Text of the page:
Tools for refretting an electric bass or guitar
By Ras on 18 Apr 2009
If you want to refret an instrument yourself, you will probably have to invest in some new tools, since some of the tools needed are fairly specialized. Most of them can be bought on the internet or you can make them yourself, to help keep expenses down.
These are the tools I used for my first three refrets -- the price of the professional fretting tool is put in parentheses, after the name of the tool.
In stead of a precision straightedge (€ 27) I use a scraper I had lying around. Granted, it isn't nano-millimeter precise, but it gets the job done.
Tower pincers (fret puller)
As I wrote in Refretting a Fender Jazz Bass guitar, DIY next time I am going to refret I am tempted to get hold of a real fret pulling tool (€ 20), or something similar, since the tower pincers are a bit rough on the fretboard. But they only cost € 2... 8o)
Carpenter's pincers (fret cutter)
A pair of carpenter's pincers which cost me around € 2, in stead of a fret cutter (€ 22). They do an excellent job.
Dual-face plastic hammer
To hammer in the frets with, it doesn't scratch the frets like a metal hammer will.
Standard double cut file
For removing excess fret ends, before using the fret leveling file. Not crucial, but a good way to save the fret leveling file from being worn down too fast.
Fret leveling file
I made my own custom-made fret leveling file with rounded edges (€ 26) by cutting off the handle of an ordinary flat, single-cut, smooth file, grounding off the edges and gluing it to a piece of wood. The length is 16 cm (≈ 6 inches), so that it will touch 4-5 frets when leveling.
A well functioning leveling block (€ 25) was made by gluing some masonite on a piece of wood. It doubles as isolation when I secure the neck with a clamp, putting it between the clamp and the fret board.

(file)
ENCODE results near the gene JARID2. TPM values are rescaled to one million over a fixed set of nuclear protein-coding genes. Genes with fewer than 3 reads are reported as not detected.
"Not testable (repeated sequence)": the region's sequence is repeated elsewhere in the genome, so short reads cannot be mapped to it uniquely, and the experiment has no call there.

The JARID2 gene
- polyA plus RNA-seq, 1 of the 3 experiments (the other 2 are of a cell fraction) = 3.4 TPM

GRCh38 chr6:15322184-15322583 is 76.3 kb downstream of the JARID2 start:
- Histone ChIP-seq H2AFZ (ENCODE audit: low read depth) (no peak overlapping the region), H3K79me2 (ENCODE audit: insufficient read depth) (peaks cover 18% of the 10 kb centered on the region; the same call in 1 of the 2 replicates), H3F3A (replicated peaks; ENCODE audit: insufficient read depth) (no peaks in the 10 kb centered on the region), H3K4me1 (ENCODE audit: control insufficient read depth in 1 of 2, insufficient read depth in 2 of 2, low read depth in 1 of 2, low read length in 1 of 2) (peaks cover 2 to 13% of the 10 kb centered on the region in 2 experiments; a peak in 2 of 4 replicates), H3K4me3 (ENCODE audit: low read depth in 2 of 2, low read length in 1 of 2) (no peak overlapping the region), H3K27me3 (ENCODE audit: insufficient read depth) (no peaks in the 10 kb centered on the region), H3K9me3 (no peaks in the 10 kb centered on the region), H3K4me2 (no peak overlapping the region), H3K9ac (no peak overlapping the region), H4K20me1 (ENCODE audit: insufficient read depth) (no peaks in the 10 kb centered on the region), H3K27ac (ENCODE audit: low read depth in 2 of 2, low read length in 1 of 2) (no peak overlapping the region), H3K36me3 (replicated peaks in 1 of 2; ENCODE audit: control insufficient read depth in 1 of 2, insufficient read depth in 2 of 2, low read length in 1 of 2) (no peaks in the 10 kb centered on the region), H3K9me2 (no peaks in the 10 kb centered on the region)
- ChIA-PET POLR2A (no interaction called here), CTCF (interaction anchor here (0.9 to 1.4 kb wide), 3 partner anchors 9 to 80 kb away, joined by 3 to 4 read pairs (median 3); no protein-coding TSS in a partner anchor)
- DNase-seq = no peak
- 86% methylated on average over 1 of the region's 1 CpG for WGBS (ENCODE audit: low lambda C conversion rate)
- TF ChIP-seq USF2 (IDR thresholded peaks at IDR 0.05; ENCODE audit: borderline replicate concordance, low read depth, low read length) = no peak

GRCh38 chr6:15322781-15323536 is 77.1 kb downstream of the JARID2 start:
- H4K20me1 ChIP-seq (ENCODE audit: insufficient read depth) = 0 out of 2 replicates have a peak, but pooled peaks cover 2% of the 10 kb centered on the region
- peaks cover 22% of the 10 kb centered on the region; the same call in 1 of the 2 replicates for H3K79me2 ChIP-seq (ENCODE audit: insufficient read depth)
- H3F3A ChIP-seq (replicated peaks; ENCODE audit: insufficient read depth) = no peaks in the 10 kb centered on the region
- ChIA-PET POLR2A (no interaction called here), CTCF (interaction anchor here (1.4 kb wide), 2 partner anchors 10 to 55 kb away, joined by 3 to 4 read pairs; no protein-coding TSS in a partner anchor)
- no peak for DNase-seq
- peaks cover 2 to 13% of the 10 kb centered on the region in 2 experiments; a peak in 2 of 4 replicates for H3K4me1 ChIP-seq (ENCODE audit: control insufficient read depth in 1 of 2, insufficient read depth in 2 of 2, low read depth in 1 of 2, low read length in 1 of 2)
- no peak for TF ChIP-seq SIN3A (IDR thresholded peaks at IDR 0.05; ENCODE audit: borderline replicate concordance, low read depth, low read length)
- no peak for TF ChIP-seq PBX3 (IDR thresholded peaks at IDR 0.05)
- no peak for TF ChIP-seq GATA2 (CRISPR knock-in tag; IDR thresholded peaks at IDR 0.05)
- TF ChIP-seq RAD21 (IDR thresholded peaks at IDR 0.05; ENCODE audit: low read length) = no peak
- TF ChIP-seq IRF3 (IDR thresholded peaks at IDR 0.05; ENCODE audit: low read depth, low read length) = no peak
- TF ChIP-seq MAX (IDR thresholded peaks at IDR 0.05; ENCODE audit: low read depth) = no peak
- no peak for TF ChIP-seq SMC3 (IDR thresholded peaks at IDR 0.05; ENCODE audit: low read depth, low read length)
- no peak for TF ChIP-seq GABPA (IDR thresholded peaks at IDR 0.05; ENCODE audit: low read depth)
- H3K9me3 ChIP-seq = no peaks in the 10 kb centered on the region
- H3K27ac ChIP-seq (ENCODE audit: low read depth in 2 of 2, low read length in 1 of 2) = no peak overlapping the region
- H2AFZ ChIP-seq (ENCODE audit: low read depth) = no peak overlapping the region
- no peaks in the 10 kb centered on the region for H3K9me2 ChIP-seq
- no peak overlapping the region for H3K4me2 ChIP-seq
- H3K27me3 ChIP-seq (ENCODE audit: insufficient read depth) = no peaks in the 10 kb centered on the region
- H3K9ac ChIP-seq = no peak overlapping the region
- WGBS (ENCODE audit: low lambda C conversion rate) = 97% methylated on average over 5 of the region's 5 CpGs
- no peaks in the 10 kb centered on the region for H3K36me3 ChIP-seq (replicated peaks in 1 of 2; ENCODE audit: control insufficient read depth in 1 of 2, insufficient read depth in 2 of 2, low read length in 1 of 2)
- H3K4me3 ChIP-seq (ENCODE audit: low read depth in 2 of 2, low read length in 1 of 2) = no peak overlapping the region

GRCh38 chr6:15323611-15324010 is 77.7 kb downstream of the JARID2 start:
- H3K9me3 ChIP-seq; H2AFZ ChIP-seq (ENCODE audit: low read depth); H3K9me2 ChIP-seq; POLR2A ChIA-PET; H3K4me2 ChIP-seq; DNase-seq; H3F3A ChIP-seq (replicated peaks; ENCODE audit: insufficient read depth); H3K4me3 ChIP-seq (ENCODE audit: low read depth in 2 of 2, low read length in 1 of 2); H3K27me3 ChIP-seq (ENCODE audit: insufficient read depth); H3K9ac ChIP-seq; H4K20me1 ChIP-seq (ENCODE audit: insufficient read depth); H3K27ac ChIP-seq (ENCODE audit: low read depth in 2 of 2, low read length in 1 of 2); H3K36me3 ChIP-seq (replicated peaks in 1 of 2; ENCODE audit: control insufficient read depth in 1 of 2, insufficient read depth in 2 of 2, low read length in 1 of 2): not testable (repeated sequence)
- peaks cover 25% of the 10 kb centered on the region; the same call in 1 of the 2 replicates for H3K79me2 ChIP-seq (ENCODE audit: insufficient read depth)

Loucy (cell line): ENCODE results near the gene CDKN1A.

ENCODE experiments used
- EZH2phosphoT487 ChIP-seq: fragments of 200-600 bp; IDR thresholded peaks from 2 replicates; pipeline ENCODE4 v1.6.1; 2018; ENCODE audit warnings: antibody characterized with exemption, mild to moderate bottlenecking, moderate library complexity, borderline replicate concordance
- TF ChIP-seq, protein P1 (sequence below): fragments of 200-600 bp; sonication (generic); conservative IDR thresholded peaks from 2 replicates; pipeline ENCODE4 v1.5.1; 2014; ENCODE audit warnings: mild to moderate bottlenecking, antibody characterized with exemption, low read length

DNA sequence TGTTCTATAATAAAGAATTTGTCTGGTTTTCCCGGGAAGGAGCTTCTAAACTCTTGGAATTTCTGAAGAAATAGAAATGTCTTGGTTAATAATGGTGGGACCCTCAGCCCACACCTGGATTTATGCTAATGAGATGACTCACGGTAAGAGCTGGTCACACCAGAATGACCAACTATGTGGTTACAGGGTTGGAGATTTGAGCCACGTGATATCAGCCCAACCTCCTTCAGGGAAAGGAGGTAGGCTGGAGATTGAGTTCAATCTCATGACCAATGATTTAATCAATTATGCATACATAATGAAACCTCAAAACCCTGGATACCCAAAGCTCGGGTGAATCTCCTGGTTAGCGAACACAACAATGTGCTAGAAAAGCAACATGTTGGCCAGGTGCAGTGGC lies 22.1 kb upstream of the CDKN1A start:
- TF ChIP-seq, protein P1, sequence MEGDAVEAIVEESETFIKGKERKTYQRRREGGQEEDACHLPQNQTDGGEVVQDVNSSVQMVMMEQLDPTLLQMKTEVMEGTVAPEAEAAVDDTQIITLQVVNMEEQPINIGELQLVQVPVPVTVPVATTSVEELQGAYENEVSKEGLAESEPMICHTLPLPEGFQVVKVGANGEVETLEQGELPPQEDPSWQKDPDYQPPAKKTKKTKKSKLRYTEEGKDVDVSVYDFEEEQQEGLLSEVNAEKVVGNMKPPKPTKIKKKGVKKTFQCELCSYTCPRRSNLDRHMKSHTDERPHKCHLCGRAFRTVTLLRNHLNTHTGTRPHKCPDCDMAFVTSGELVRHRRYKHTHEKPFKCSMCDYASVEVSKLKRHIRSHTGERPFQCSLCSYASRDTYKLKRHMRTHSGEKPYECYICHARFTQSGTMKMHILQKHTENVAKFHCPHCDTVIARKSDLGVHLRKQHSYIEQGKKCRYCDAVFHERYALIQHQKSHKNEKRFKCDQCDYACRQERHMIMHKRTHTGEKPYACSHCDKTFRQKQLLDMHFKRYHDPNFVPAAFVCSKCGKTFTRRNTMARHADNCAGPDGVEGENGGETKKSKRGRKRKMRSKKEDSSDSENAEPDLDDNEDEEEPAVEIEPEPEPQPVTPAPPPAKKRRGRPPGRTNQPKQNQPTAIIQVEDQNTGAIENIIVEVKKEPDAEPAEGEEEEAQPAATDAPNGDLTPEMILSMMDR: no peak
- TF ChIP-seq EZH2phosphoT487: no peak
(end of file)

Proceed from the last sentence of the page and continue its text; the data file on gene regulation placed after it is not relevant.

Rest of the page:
Japan scrapers (fret rocker)
I bought a set of Japan scrapers for € 2, normally used to apply plasters in smaller areas, to replace a fret rocker (€ 17). I also use them as slot-cutting files: I gave the biggest Japan scraper a few “teeth” with a small file and use it to clean the fret slots with.
Fret end dressing file
I made a fret end dressing file (€ 10) by grinding one of the sides of a small four-sided file flat, which cost me € 2.
Sandpaper, steel wool, masking tape, instant glue, naphtha, cloth
I put back chips with a little instant glue, like cyanoacrylate. To protect the fret board from scratches I tape it up with masking tape, which comes off fine without any problems. It's probably not a good idea to let it stay on overnight though. To sand the frets, I use sandpaper in grit sizes 320, 600, 1200 and 00000 steel wool to finish off with. I wipe the neck clean with some naphtha on a cloth.
Since I don't have a garage to work in, I made a functional working environment by cutting a piece of masonite board so that it fit on my living room table. I use it to put my tools on and it also prevents metal-dust and dirt from ending up on my table.